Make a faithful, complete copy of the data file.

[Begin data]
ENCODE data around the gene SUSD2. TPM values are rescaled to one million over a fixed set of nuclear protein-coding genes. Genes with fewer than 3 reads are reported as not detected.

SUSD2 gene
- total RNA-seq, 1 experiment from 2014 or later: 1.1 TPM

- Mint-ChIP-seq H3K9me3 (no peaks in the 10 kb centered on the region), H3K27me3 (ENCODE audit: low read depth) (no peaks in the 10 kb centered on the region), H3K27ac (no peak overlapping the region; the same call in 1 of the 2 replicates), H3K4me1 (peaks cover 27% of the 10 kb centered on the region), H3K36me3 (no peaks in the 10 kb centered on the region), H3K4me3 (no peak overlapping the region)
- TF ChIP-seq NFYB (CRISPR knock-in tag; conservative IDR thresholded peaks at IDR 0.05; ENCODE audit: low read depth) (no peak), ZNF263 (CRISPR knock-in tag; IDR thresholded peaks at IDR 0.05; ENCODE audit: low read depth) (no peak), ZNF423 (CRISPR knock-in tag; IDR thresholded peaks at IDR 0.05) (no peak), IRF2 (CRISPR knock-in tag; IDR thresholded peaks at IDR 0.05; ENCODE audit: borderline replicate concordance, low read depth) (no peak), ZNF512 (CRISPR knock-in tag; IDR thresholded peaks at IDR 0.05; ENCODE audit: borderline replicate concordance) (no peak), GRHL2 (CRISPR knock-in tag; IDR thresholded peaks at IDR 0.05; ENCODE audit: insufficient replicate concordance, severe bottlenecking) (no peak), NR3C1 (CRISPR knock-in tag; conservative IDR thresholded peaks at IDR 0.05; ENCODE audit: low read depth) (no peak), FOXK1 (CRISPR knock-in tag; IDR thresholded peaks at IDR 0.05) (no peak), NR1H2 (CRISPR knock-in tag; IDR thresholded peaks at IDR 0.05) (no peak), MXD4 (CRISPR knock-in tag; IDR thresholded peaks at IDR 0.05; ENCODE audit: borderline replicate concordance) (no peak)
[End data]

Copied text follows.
ENCODE data around the gene SUSD2. TPM values are rescaled to one million over a fixed set of nuclear protein-coding genes. Genes with fewer than 3 reads are reported as not detected.

SUSD2 gene
- total RNA-seq, 1 experiment from 2014 or later: 1.1 TPM

- Mint-ChIP-seq H3K9me3 (no peaks in the 10 kb centered on the region), H3K27me3 (ENCODE audit: low read depth) (no peaks in the 10 kb centered on the region), H3K27ac (no peak overlapping the region; the same call in 1 of the 2 replicates), H3K4me1 (peaks cover 27% of the 10 kb centered on the region), H3K36me3 (no peaks in the 10 kb centered on the region), H3K4me3 (no peak overlapping the region)
- TF ChIP-seq NFYB (CRISPR knock-in tag; conservative IDR thresholded peaks at IDR 0.05; ENCODE audit: low read depth) (no peak), ZNF263 (CRISPR knock-in tag; IDR thresholded peaks at IDR 0.05; ENCODE audit: low read depth) (no peak), ZNF423 (CRISPR knock-in tag; IDR thresholded peaks at IDR 0.05) (no peak), IRF2 (CRISPR knock-in tag; IDR thresholded peaks at IDR 0.05; ENCODE audit: borderline replicate concordance, low read depth) (no peak), ZNF512 (CRISPR knock-in tag; IDR thresholded peaks at IDR 0.05; ENCODE audit: borderline replicate concordance) (no peak), GRHL2 (CRISPR knock-in tag; IDR thresholded peaks at IDR 0.05; ENCODE audit: insufficient replicate concordance, severe bottlenecking) (no peak), NR3C1 (CRISPR knock-in tag; conservative IDR thresholded peaks at IDR 0.05; ENCODE audit: low read depth) (no peak), FOXK1 (CRISPR knock-in tag; IDR thresholded peaks at IDR 0.05) (no peak), NR1H2 (CRISPR knock-in tag; IDR thresholded peaks at IDR 0.05) (no peak), MXD4 (CRISPR knock-in tag; IDR thresholded peaks at IDR 0.05; ENCODE audit: borderline replicate concordance) (no peak)